See also: maid-servant

English edit

Alternative forms edit

Etymology edit

From Middle English maide servant; equivalent to maid +‎ servant.

Noun edit

maidservant (plural maidservants)

  1. A female servant; a maid.
    • 1611, The Holy Bible, [] (King James Version), London: [] Robert Barker, [], →OCLC, Deuteronomy 5:13–14, column 2:
      Sixe dayes thou ſhalt labour, and doe all thy worke. / But the ſeuenth day is the Sabbath of the Lord thy God: in it thou ſhalt not doe any worke, thou, nor thy ſonne, nor thy daughter, nor thy man ſeruant, nor thy maid ſeruant, nor thine oxe, nor thine aſſe, nor any of thy cattel, nor thy ſtranger that is within thy gates, that thy man ſeruant and thy maid ſeruant may reſt as well as thou.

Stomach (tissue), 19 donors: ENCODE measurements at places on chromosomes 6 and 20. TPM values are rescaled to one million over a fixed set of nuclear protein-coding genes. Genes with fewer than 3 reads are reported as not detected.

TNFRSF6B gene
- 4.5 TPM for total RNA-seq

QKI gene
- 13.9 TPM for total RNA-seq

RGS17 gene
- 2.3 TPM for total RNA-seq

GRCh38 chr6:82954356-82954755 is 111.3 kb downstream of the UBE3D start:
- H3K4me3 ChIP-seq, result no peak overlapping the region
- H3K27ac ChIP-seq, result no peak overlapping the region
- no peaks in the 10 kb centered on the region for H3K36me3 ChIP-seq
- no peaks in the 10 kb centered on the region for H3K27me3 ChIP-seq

• 1886 October – 1887 January, H[enry] Rider Haggard, She: A History of Adventure, London: Longmans, Green, and Co., published 1887, →OCLC:
      "A great people were they. They conquered till none were left to conquer, and then they dwelt at ease within their rocky mountain walls, with their man servants and their maid servants, their minstrels, their sculptors, and their concubines, and traded and quarrelled, and ate and hunted and slept and made merry till their time came."

Synonyms edit

Coordinate terms edit

Related terms edit

Translations edit

Anagrams edit